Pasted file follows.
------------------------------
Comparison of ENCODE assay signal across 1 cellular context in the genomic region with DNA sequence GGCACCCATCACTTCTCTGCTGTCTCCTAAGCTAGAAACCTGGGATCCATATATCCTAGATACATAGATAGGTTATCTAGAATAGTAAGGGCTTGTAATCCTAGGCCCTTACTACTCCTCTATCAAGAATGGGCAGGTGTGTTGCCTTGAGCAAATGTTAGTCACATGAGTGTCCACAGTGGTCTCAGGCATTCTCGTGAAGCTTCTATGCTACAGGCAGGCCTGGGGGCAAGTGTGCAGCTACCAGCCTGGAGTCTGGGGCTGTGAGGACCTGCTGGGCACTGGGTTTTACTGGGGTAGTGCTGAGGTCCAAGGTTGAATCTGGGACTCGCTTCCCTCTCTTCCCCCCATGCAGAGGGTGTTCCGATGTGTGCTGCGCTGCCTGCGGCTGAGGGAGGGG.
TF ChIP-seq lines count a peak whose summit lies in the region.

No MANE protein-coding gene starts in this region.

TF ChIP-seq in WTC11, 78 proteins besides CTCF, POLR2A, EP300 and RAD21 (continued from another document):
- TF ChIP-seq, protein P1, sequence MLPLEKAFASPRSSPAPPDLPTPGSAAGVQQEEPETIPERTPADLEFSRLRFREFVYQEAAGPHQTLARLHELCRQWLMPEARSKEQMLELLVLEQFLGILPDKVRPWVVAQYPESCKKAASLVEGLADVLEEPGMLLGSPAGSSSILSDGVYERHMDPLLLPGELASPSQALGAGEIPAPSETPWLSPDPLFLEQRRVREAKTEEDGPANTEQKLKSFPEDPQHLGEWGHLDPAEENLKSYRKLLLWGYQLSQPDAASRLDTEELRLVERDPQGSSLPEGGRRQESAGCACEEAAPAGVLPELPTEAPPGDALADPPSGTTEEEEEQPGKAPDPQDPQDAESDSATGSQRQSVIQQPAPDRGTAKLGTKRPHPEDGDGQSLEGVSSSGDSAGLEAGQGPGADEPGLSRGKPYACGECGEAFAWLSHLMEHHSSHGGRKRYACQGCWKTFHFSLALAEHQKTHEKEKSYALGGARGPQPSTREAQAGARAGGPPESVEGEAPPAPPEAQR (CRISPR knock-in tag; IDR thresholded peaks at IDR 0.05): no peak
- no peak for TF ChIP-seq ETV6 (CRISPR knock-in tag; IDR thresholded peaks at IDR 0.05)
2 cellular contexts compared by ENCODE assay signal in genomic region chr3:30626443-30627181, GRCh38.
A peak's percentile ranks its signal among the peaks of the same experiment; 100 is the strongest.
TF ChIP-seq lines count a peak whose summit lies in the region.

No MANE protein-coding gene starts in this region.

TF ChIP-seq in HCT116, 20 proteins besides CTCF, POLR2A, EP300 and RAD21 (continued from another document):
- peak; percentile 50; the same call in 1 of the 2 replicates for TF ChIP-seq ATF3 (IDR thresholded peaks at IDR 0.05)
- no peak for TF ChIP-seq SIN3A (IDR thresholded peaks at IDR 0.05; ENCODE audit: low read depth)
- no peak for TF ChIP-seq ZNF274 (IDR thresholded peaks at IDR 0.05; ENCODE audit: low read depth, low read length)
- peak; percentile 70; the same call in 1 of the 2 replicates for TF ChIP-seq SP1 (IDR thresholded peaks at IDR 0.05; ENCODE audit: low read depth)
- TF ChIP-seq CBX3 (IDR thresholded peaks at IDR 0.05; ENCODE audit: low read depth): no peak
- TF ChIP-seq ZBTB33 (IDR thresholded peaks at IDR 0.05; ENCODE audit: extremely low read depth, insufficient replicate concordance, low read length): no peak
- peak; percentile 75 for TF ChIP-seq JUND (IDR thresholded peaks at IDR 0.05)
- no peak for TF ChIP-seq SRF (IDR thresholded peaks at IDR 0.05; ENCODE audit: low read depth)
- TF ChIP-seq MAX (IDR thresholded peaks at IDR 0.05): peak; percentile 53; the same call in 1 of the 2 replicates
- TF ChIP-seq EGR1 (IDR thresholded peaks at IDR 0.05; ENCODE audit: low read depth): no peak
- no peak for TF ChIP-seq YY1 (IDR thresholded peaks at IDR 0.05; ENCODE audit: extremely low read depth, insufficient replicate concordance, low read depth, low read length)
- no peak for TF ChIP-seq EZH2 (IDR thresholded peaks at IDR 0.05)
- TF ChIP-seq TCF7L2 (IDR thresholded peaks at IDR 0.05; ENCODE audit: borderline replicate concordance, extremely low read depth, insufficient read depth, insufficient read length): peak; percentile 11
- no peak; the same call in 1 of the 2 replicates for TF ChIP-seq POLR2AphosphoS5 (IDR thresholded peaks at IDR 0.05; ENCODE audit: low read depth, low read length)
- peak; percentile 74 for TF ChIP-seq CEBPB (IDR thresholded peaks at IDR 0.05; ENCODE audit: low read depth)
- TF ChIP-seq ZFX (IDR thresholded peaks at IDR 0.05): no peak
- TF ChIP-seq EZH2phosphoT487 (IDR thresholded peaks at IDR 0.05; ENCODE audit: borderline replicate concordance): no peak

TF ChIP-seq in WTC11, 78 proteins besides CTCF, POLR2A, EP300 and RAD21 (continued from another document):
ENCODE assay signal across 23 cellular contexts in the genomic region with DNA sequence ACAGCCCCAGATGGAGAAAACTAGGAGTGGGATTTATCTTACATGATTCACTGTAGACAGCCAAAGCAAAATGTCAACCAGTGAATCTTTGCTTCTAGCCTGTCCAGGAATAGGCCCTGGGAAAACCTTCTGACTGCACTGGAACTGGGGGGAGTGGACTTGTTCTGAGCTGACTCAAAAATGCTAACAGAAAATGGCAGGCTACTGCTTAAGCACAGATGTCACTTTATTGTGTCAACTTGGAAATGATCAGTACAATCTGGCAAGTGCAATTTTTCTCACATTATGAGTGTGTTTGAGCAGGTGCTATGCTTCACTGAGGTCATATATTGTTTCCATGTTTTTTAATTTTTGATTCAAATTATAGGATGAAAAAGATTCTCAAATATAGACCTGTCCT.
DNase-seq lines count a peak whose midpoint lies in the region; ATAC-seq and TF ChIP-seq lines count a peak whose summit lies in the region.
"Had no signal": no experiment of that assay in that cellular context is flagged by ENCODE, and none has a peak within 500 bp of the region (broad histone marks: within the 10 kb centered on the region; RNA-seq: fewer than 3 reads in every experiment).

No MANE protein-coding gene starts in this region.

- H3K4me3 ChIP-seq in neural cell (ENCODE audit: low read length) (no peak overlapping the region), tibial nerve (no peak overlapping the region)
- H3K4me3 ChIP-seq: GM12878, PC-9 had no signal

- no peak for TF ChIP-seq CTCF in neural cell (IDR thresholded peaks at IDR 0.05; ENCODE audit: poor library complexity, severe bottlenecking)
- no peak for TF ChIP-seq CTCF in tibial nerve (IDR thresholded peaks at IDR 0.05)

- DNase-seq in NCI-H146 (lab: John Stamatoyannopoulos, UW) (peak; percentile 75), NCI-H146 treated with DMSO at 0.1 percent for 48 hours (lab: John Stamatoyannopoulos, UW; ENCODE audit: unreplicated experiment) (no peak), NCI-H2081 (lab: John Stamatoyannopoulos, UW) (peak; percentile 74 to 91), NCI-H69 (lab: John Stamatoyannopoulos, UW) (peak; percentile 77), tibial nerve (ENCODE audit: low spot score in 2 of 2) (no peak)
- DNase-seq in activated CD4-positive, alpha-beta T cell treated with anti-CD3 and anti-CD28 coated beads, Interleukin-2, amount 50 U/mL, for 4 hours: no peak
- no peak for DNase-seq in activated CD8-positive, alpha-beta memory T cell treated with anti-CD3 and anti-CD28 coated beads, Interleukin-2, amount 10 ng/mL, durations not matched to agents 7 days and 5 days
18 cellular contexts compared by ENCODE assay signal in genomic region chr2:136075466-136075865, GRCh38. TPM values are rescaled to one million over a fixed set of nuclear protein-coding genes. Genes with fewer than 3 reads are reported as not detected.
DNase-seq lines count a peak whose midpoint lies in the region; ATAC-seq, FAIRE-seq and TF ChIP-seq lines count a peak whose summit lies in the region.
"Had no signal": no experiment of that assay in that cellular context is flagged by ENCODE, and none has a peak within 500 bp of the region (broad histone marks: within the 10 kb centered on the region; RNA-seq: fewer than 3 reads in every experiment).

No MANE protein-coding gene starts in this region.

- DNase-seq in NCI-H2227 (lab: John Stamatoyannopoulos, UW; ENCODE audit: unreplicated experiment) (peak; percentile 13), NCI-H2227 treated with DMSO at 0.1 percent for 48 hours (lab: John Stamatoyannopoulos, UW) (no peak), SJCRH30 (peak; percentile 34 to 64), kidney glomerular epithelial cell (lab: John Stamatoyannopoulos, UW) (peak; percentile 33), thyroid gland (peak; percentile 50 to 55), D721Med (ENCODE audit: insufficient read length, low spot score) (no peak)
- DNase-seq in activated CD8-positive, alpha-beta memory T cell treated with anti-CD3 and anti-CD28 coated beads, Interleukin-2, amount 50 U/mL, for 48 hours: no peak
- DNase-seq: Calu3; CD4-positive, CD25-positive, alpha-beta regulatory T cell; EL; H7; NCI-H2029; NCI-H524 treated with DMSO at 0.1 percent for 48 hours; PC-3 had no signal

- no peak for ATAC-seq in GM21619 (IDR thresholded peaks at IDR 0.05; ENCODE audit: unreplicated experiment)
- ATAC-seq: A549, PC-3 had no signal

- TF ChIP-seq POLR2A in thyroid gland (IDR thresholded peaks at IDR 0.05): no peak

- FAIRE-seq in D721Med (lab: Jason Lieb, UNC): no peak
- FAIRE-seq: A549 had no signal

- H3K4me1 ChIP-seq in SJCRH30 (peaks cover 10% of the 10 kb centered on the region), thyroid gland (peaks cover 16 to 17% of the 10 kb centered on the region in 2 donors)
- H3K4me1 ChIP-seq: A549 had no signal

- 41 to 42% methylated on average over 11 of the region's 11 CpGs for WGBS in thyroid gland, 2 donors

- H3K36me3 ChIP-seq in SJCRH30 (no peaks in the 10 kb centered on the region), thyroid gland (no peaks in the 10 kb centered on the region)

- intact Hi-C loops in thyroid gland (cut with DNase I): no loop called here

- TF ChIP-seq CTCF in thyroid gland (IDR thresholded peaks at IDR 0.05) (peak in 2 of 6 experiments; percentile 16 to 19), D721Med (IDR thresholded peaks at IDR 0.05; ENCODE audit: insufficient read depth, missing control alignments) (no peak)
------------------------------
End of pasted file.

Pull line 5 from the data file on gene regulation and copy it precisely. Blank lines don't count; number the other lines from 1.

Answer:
- TF ChIP-seq, protein P1, sequence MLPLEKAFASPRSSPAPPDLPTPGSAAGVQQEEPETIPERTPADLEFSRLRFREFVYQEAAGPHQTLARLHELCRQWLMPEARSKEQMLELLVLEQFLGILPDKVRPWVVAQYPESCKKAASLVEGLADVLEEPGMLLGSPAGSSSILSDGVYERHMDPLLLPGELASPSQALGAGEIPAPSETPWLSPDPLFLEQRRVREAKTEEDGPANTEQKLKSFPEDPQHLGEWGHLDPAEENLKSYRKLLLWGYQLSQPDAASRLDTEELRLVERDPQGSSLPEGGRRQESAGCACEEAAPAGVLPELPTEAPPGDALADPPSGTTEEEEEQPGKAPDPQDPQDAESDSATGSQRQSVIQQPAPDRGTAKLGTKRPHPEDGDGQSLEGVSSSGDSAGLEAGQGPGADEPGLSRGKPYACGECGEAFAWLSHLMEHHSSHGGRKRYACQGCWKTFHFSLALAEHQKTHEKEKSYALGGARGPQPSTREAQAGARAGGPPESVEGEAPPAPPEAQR (CRISPR knock-in tag; IDR thresholded peaks at IDR 0.05): no peak